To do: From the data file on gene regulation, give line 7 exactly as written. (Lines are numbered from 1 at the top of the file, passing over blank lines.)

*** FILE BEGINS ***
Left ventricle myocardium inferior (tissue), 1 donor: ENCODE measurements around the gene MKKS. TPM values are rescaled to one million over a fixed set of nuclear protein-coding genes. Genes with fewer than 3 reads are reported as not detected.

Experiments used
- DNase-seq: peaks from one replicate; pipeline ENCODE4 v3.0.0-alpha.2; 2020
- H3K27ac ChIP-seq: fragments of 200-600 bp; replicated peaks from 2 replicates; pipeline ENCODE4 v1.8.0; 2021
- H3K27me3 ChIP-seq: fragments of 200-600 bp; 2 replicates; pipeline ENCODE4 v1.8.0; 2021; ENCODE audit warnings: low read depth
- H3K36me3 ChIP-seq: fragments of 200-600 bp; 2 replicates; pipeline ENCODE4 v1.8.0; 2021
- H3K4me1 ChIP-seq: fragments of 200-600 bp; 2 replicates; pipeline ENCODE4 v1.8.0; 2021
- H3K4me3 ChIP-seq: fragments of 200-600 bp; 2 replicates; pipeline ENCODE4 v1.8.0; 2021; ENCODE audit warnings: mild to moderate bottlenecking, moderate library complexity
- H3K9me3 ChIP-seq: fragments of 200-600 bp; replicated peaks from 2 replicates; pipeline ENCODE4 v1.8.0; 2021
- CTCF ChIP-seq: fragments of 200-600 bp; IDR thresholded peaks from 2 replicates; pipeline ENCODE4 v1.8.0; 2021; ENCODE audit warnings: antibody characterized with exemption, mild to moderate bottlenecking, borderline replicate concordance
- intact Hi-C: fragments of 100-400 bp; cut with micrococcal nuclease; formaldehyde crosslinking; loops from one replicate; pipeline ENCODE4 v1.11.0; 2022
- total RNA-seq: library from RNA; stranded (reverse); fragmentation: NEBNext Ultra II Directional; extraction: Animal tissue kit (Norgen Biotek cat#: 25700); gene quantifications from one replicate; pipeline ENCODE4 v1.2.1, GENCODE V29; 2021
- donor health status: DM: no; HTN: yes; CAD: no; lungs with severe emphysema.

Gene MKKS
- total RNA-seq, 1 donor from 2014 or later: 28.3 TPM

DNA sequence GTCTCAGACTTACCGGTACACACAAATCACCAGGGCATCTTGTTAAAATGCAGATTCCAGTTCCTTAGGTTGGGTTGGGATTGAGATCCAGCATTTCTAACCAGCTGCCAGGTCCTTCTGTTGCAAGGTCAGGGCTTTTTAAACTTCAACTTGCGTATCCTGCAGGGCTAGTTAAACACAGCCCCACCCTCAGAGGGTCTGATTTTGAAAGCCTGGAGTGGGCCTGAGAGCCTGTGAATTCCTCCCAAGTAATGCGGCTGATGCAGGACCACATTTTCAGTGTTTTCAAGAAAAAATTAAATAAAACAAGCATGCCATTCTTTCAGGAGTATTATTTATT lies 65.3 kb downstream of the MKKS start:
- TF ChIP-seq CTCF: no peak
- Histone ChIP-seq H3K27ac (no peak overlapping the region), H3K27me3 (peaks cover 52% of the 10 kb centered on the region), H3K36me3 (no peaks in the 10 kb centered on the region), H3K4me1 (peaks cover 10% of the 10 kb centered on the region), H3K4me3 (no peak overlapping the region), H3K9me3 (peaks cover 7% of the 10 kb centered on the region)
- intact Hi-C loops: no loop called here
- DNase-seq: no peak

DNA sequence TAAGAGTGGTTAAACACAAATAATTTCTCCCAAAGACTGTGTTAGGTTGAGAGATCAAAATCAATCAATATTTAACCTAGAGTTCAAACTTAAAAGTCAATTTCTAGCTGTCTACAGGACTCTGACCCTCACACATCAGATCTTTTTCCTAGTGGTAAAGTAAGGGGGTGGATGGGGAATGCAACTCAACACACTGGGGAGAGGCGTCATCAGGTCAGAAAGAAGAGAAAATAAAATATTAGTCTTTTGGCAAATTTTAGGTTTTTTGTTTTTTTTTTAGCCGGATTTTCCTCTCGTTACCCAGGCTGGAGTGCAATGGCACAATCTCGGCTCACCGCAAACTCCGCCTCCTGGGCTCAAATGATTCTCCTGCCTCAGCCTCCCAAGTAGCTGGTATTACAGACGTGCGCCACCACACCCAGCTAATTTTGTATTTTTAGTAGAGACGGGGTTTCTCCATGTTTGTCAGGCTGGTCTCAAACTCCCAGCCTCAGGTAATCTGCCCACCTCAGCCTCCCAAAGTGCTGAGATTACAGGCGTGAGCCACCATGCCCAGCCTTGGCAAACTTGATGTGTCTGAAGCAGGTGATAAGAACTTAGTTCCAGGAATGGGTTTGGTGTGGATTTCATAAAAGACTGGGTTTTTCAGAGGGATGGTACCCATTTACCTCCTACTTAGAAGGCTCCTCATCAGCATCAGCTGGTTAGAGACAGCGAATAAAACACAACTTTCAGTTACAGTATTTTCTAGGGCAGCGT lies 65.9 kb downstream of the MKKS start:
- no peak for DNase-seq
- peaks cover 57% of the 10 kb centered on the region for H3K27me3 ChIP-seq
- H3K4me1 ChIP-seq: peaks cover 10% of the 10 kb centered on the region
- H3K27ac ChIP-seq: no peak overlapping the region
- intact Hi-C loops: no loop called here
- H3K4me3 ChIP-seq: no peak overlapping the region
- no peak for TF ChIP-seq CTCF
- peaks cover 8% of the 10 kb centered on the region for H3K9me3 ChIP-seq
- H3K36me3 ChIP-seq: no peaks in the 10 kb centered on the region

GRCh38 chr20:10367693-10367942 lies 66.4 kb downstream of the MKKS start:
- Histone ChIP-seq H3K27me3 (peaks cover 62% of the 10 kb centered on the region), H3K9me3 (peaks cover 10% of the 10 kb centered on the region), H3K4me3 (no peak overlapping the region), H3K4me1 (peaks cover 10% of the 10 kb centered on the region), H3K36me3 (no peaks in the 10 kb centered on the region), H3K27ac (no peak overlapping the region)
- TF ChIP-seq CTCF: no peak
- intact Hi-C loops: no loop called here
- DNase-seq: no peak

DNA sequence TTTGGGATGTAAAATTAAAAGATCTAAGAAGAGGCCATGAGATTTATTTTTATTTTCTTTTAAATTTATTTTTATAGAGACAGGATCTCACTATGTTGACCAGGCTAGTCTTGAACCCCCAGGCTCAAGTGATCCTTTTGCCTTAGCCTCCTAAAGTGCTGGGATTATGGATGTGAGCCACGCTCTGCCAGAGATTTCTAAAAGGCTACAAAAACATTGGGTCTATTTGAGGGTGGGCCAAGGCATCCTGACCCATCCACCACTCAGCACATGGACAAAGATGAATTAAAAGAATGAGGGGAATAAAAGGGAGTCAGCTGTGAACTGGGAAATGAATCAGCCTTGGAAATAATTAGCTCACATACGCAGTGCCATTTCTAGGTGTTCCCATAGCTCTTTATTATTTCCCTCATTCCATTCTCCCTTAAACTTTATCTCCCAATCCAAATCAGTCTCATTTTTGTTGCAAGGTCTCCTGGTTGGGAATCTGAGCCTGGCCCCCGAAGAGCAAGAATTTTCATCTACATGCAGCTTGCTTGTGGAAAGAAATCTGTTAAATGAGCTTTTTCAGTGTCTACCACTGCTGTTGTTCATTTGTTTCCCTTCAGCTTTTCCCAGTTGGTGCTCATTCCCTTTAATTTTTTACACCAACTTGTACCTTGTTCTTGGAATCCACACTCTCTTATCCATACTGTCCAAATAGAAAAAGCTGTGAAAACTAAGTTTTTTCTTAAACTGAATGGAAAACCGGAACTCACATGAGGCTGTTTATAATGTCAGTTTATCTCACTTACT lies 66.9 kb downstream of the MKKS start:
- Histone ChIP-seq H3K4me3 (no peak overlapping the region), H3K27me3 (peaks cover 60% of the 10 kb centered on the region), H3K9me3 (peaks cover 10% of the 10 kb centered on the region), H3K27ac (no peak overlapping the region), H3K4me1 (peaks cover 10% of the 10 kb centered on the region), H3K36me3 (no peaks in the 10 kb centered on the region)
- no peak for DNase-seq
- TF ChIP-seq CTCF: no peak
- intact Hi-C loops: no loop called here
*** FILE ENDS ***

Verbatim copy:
- H3K4me1 ChIP-seq: fragments of 200-600 bp; 2 replicates; pipeline ENCODE4 v1.8.0; 2021